Tube Bending and Forming

Metal tube bending has a wide variety of applications in numerous industries. Learn how bending and forming tubes takes place using precision engineering and proven techniques designed to withstand numerous functions.

A wide variety of industries rely on tube bending and forming to create equipment and other materials including, but not limited to:

What is Tube Bending?

Tube bending describes the process used to form metals and other types of materials into tubing or pipes. The processes by which metal tube bending takes place may involve a variety of methods using temperature, equipment, and materials. For the purpose of this resource, we are focusing on metal tube bending and forming.

The materials involved in metal tube bending often fall into two categories—either the materials are ferrous (primarily made from iron) or non-ferrous (metals coming from elements other than iron). Ferrous materials used in bending include steel, stainless steel, or steel alloys. In the case of steel alloys, a mix of steel with another metal is done for the purposes of avoiding corrosion of the materials as well as making the metal stronger.

Tube bending and forming involves more than just welding metal into various shapes and uses. It uses a variety of techniques tailored to the needs of the manufacturer and requires accuracy in design and development. Some tube bending and forming might involve a tube mill or a roll forming machine, depending on the application intended for the tubing.

Types of Tube Bending

There are a number of ways metal tube bending can take place. Generally, tube bending falls into two types – form-bound tube bending and freeform tube bending.

Form-bound tube bending describes a bending technique whereby the bending contour is dependent on the tool geometry and so shapes the piece of metal into the shape of a die (which is similar to a mold in that it is generally custom made for its intended application). Form-bound tube bending can be done manually in instances where a specialized piece needs one or several engineers to shape it the way it needs to be, or it can involve machinery to bend it into the intended shape.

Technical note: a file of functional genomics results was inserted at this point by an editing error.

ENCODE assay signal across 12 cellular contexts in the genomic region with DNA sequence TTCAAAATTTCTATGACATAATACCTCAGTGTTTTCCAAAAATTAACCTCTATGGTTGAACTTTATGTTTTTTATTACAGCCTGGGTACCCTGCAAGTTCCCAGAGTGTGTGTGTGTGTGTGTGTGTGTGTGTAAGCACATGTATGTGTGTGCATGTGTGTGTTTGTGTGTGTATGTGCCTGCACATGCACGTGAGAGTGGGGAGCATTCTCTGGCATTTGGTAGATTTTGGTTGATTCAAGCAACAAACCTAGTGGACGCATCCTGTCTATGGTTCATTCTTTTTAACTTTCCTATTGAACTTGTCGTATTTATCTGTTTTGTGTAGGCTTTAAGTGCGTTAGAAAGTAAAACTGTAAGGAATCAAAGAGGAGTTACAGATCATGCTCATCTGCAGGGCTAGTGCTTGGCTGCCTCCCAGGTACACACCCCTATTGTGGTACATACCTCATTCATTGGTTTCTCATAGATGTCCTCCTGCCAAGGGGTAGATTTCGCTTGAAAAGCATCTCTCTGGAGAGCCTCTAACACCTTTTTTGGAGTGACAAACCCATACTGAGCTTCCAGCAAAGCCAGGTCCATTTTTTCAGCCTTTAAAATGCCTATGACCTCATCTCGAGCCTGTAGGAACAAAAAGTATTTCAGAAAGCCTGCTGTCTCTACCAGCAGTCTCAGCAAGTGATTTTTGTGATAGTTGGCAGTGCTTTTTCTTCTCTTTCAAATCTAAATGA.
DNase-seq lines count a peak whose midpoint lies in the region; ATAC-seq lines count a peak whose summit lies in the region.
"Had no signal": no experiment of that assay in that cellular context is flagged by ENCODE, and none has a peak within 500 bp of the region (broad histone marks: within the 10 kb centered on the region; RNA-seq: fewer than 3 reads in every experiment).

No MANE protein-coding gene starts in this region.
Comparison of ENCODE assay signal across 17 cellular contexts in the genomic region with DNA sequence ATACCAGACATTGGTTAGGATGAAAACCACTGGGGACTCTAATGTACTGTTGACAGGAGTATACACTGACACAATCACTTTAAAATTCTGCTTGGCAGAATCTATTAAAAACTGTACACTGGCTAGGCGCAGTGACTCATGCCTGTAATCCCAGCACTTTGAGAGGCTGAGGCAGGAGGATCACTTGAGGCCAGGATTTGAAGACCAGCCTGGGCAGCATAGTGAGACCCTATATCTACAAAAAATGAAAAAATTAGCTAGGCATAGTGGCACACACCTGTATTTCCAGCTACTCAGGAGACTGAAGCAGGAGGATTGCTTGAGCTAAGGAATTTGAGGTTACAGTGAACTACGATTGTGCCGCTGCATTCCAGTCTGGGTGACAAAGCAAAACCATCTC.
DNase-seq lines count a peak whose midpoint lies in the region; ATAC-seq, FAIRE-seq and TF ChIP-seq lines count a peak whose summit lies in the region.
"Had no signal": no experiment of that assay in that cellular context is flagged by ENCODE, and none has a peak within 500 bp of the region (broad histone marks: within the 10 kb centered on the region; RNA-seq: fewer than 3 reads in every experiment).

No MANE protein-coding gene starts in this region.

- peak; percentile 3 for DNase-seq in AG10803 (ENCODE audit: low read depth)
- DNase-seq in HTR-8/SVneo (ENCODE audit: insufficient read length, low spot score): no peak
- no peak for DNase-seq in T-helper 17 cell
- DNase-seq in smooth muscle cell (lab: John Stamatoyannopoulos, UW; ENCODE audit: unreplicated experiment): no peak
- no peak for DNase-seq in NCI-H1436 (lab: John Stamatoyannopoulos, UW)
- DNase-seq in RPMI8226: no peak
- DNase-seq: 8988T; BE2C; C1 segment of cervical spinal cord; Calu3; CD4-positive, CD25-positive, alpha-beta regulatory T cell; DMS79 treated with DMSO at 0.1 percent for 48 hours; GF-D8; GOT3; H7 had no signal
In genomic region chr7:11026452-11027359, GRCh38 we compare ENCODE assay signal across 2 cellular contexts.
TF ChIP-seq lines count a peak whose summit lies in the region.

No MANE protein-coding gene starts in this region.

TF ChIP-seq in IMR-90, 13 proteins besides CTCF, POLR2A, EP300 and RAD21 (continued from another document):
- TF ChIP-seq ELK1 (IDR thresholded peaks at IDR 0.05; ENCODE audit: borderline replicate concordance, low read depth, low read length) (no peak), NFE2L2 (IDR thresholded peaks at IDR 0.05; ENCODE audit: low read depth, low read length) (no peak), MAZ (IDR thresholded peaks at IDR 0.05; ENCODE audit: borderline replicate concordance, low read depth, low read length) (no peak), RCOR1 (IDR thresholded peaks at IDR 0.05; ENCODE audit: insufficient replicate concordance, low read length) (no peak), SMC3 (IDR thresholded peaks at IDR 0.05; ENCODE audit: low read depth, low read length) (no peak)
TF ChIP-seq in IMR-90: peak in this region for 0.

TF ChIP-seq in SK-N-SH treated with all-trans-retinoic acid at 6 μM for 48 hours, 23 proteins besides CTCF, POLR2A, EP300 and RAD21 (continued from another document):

Types of form-bound tube bending include rotary draw bending, compression bending, and mandrel bending.

Freeform tube bending, on the other hand, describes bending that does not intend to conform to the shape of a die. This is usually done through tube bending technology and presses that run the metal through the process of bending the pipe in a fluid motion without any breaks. This is helpful for materials like roll over cages where one continuous piece of a section is shaped.

An example of freeform tube bending includes roll bending where pipe or tube passes through three rollers set in a pyramid structure to shape the tube.

Both form-bound tube bending and freeform tube bending can employ Computer Numerical Control (CNC) machinery to precisely control the tube bending and forming process.

Other Tube Bending Terminology

Rotary Draw Bending: This method of form-bound tube bending includes usage of dies and other components to draw tubing into the machinery and create the desired bend. Rotary draw bending can also use mandrel bending, as explained below.

Mandrel Bending: A mandrel is a rod, usually cylindrical in shape, that can be placed inside of a metal tube and help shape it during the tube bending process, with the goal being to avoid defects in the bend such as rippling, flattening, or collapse of the tube. Mandrels are especially effective when the material being bent has thinner walls.

Compression Bending: A tube bending method where two dies are used – a die that stays stationary, and a counter die that bends the tubing around that die in order to achieve the desired shape.

Roll Bending: When the tube bending process requires large radius bends (bends in which the radius bend is eight times that of the material’s thickness), roll bending might be required. Rollers shaped into a pyramid configuration, or dies that can accommodate the large radius bends, usually facilitate this process.

What is Tube End Forming?

Tube end forming describes the process by which some kind of connection to another media—such as a tube, hose, or block—can be used in tubing applications.

Tube end forming applications can be used in a variety of industries where tube bending and forming is needed, such as the automotive industry where a variety of media is used and creating a leak-proof environment is critical to functioning machinery.

Process of Tube End Forming

Tube end forming involves machinery to establishing a secure connection and can include one of many categories, such as:

  • Reduction tube end forming – A process where the tube diameter is reduced using dies and tapered rings, depending on the application.
  • Expansion tube end forming – A process where the end of the tube is expanded to fit one tube end into another. This application might be necessary in heat pump assemblies, healthcare equipment, and other uses.
  • Beaded tube end forming – A process where beads are added to the end of the tube in order to strengthen a tube and/or to hold a hose on the other end.
  • Flare tube end forming – A tube end forming process where a tight seal is formed at the end of the tube.
  • Thickening tube end forming – A process where, as the name suggests, the tube end is thickened.

Contact Our Metal Tube Bending and Fabrication Company

If you have questions about tube bending and forming, or are looking to partner with a leading team of engineers on your project, contact Bohn and Dawson today.